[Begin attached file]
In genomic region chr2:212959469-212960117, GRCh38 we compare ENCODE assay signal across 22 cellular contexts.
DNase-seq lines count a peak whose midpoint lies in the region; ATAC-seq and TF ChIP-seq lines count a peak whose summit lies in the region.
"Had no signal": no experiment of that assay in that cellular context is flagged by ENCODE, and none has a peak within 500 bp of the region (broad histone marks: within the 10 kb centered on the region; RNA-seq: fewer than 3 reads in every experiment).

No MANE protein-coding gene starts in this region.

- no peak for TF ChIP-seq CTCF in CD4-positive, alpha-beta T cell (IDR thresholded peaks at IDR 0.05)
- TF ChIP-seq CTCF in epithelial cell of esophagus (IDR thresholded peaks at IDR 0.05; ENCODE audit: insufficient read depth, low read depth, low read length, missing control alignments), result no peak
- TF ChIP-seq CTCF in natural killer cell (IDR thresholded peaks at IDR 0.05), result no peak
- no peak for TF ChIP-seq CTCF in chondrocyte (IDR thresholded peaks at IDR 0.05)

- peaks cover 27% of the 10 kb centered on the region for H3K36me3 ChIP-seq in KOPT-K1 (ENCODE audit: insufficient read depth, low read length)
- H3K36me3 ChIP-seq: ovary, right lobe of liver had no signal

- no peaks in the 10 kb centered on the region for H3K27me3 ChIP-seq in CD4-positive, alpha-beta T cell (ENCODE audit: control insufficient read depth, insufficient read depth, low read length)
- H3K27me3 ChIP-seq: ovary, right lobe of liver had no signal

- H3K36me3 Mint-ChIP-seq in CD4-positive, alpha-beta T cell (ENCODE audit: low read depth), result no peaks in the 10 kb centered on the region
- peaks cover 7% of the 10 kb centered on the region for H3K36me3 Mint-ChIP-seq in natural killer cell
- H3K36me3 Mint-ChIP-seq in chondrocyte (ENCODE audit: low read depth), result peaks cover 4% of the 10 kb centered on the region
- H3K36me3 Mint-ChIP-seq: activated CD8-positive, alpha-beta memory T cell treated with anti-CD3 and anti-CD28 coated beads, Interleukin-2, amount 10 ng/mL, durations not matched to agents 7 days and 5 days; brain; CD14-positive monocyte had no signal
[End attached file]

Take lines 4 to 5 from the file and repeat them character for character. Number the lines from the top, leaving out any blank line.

No MANE protein-coding gene starts in this region.

- no peak for TF ChIP-seq CTCF in CD4-positive, alpha-beta T cell (IDR thresholded peaks at IDR 0.05)